There's often a lot of talk about metrics in the fundraising world. Yet, why is it that I work with so many nonprofit professionals who don't get metrics, don't use 'em much, choose metrics that are weak at guiding performance, or seem to fear using metrics at all? Maybe people think that the use of metrics will slow down their development efforts, or make it harder for the team to perform. When metrics actually give power to the team - at least if you define them right! Repeat after me: the right fundraising metrics lead to the right fundraising results.
Here are some fundraising metrics that I'd really like to see more people using:
Size of Pipeline. Most people track their total income from fundraising, but few seem to keep track of the size of the pipeline. If you did track the size of your pipeline, you'd probably improve your 'win' rate pretty quickly. You'd see how big the pipeline needs to be for you to meet your income targets, since you know that you're not going to close every opportunity, even if you are Superman. Should your pipeline be twice as big as your income target, three times, more? Estimate a pipeline multiplier target and track the size of the pipeline, as well as the amount of gifts you actually close. How does this help the team? By reducing uncertainty and raising the likelihood that your development officers will achieve their income targets.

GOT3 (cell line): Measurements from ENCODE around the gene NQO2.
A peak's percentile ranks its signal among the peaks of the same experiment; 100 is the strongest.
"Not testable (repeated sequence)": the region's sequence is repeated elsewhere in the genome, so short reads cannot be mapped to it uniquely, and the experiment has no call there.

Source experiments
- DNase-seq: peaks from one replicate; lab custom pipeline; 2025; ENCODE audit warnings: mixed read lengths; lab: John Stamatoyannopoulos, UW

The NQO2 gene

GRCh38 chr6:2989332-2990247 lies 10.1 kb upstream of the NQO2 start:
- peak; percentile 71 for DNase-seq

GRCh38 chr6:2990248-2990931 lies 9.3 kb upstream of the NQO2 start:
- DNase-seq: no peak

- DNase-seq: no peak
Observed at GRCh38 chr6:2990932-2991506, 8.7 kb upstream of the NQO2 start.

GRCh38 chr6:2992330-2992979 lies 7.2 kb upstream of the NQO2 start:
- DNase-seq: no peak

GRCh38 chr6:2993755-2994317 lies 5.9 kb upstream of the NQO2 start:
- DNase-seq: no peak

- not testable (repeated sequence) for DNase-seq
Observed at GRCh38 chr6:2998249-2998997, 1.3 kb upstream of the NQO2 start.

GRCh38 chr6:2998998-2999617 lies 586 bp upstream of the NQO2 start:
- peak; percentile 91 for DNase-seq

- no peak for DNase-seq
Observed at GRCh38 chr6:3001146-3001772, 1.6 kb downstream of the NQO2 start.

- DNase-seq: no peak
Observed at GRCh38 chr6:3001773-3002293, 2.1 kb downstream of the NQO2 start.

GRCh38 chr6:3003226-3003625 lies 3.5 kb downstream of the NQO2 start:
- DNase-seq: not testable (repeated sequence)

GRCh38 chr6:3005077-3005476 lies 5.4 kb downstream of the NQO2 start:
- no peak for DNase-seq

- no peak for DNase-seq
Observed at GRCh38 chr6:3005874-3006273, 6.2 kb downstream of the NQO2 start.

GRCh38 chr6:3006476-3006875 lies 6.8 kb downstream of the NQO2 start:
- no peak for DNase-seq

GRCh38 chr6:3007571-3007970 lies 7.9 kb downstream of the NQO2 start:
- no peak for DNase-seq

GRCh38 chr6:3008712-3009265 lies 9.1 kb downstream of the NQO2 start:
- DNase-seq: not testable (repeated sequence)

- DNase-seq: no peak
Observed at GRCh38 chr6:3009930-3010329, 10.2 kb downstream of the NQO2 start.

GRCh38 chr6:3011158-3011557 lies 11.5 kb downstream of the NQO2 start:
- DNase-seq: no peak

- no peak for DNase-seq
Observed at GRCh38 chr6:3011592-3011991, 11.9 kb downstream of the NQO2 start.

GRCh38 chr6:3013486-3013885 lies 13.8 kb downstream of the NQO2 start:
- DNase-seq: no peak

Total Number of New Donors Per Funding Category. This is a great metric, because it puts some focus on the size of the average gift or grant you instruct your team to pursue. It also avoids the 'too many eggs, too few baskets' phenomenon. This metric helps the team by managing risks.
Total Number of New Opportunities Entering the Pipeline. In other words, how many new opportunities do you want your team to create every month? This is one of the metrics that will actually tell you how big your pipeline multiplier needs to be. Also, it takes a while to close those larger gifts and grants, so if you're not seeing new opportunities come into the pipeline on a regular basis, you won't be surprised when no money comes out of it after a few months. This one helps the team by placing focus on the starting end of the process, so that the 'ending' end of the process is more likely to produce what you're looking for.
Using effective metrics and reviewing performance against them regularly really helps the development team improve performance.
What metrics are you using at your development shop? Do you review your performance regularly, using these metrics, or are they just 'stuff' that sits on a shelf? I'd love to hear what you think about metrics for fundraising.